Don’t ignore online marketing and brand development. Design a website; get on social media; that process will continue to help you define what you want to say as an artist.
Lastly, try to submit to galleries (that are taking submissions) and/or contests. This is one of the best ways to get noticed. You’ll get a lot of rejections, but that is okay… just keep at it. You only need one “yes.” Confucius said, “It does not matter how slowly you go as long as you do not stop.” That has really been the key for me, not to give up. Staying driven is all-important.
Do you have any additional advice for artists who are just starting out or struggling?
Set your intention. Be really, really clear about your aims. Follow your instincts to ask yourself what you want most. Then commit to it. Don’t be frightened of your inner voice. You CAN reach for the moon. You don’t even have to share your biggest goals with anyone. You can keep them to yourself. Once you have taken your goals to heart, never let them go. Just keep going until you hear “yes.”
If you get rejected, try and ask yourself why. Triple-check your submission materials for errors. Seek the opinion of people you trust. Investigate the artists that your dream gallery is saying yes to, and try and see what path got them there. Seek out their CV and see what experience they have that you may need to acquire.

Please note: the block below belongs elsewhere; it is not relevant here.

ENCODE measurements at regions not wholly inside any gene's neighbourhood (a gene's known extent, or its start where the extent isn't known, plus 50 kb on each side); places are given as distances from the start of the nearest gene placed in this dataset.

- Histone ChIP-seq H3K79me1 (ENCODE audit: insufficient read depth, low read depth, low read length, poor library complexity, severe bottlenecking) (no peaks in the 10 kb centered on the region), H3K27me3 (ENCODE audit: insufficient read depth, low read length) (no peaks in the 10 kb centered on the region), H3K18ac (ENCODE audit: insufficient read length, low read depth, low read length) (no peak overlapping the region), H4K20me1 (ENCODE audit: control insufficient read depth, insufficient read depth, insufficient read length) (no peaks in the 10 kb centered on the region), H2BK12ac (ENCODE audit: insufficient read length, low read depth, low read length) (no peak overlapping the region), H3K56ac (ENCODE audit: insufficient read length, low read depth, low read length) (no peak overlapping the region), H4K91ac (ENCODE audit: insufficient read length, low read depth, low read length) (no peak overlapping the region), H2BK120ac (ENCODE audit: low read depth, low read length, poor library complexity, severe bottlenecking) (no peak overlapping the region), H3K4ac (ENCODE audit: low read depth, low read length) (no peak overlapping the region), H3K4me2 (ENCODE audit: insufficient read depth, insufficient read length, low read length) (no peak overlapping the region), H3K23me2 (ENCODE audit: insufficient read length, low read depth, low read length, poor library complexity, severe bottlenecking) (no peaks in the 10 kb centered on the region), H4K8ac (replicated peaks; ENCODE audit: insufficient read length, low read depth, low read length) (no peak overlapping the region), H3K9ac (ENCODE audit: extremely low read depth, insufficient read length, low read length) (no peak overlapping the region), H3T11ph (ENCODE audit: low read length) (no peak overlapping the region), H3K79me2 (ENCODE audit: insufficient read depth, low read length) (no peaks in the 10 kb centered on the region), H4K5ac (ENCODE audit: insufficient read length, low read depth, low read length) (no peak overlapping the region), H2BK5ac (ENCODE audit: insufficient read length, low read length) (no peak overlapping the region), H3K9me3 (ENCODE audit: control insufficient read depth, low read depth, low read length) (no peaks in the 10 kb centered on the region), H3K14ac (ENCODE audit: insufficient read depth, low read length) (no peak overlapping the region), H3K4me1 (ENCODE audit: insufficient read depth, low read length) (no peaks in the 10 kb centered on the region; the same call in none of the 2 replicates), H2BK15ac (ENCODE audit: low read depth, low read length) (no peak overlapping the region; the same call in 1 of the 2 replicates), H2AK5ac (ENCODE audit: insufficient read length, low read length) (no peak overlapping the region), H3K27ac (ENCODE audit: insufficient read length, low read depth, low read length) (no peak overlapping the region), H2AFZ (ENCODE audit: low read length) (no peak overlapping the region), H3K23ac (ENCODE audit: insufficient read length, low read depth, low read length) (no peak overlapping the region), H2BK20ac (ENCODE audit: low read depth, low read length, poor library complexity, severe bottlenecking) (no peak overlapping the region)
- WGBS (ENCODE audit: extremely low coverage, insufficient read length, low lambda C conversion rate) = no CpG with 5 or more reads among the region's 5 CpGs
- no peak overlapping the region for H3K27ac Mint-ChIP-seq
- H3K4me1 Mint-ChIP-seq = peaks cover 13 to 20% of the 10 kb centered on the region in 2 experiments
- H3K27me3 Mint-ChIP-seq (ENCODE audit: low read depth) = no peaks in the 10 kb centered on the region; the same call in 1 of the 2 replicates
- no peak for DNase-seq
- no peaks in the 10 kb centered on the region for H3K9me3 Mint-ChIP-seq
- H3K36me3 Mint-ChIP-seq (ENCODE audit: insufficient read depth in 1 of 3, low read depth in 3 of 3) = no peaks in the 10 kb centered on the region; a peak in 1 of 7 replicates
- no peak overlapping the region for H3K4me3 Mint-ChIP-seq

Conversely, if you are offered an opportunity that you don’t think is right for you, recommend another artist. Passing opportunities around will strengthen your bonds of fellowship, which I have found is a great strength of the art community.
How many hours a week do you dedicate to making art vs. things like running the studio and submitting to galleries?
The ratio of work I give to making art vs. management-type tasks is about 2:1. I like to paint 6 hours a day (but that can jump to as much as 10 in the final push before a show), which works out to about 40 hours weekly. I estimate I put another 20 hours into the business side of things.
I understand you’ll be venturing into curating in the coming year. What inspired you to take on that challenge?
Curating has been a goal of mine. I am very driven to give recognition and exposure to the many talented artists that I see around me, especially women who haven’t always had as many opportunities as their male counterparts. I think my event experience also translates here. I see the value in creating cohesive experiences. A great art exhibition functions like a great event, visitors are transported into another dimension. I really look forward to curation as a new horizon of challenge and growth.